Past Decision

Follow your passion, even if it’s risky.

With regard to financial and personal/professional satisfaction

After taking on the risk of two residencies in Primary Care/Family Medicine and then Internal Medicine, I initially felt it would negatively impact the return over my professional journey. But I was given a greater return than I expected. Following my passion has paid off, helped me feel more competently trained and built a lifelong network of colleagues/ friends.

Albert M.

The regrets of not having a physician-focused financial planner.

I wish I had a dedicated financial planner involved earlier in my career. I went with a default planner provided by employer’s 403b or 501K plan. They often didn’t understand the nuances of being a physician. And when changing jobs, this would be problematic as there would be a new plan and they were often not helpful rolling over old plans. Finally having a dedicated financial planner outside of my employer really helped to better make my money work for me.

Wendy M.

How your work and time allocation habits affect your life overall

During medical school and residency, and even early on in my career, I wish somebody would have made it crystal clear that I was setting up habits that would affect my lifetime success, both inside and outside of medicine. 

I would have done things differently if I had known my work and time allocation habits would determine how I spent my life, both at work and at home, for the next 25 years. 

As humans, all we really have has is time. And, it’s what we do with the time we have that reflects our values, our mission, our effect on our friends, family, patients, and our legacy both at work and in life.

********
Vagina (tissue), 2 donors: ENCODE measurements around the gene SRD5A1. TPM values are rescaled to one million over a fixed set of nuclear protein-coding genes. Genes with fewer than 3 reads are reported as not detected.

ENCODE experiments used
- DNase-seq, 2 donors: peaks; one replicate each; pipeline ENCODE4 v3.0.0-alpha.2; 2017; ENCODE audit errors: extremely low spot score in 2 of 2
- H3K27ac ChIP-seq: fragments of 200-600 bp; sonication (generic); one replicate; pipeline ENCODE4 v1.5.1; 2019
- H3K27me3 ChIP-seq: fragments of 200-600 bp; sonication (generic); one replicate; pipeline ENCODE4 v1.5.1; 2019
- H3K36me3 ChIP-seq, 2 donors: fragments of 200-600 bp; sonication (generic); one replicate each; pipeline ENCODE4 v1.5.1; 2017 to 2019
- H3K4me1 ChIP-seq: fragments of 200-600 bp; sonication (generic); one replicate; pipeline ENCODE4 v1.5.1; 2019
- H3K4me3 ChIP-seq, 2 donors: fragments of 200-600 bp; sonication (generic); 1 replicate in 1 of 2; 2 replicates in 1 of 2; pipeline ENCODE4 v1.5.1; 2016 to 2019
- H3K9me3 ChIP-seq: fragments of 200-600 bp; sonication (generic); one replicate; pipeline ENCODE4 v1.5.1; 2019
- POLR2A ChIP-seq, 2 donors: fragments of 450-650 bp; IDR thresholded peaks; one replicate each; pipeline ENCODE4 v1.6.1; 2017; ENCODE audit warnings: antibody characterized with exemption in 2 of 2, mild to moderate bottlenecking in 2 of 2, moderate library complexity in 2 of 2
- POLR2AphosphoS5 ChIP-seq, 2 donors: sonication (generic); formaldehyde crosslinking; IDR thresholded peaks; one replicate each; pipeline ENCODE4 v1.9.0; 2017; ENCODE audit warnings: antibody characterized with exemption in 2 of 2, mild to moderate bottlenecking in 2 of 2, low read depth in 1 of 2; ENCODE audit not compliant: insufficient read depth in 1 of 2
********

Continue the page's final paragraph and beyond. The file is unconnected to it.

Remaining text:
As a resident, it is easy to get lost in the excitement of the job, the learning, the culture of self-denial, self-sacrifice, the excitement of healing. We are surrounded by folks who want to be the best, do the best, who often give up large parts of their lives to accomplish these goals. The pressure to compete, to work the longest, hardest, sacrifice the most, read the most, do the most cases, see the most patients is relentless. 

But, we need to remember that our patients need to see us as real people, not just fountains of endless medical knowledge, but also humans with struggles, values, and wisdom perhaps outside of the latest journal article. 

As medical decision making gets ever more complex, dealing with expensive, extensive, invasive procedures on people who often are late in their life journey already, or have very advanced disease, having your own human experience, with life outside of medicine, with families, friends allows you to bring so much more understanding to your patients and their journey. 

As a resident, how you spend your time reflects your values, and sets you up for a lifetime of journeys and experiences, and will determine what you bring to your patient encounters. So, make sure you are spending your time in relation to your values and your goals. Make sure the way you spend your time adds value to both your life and your patient encounters.

Glen R.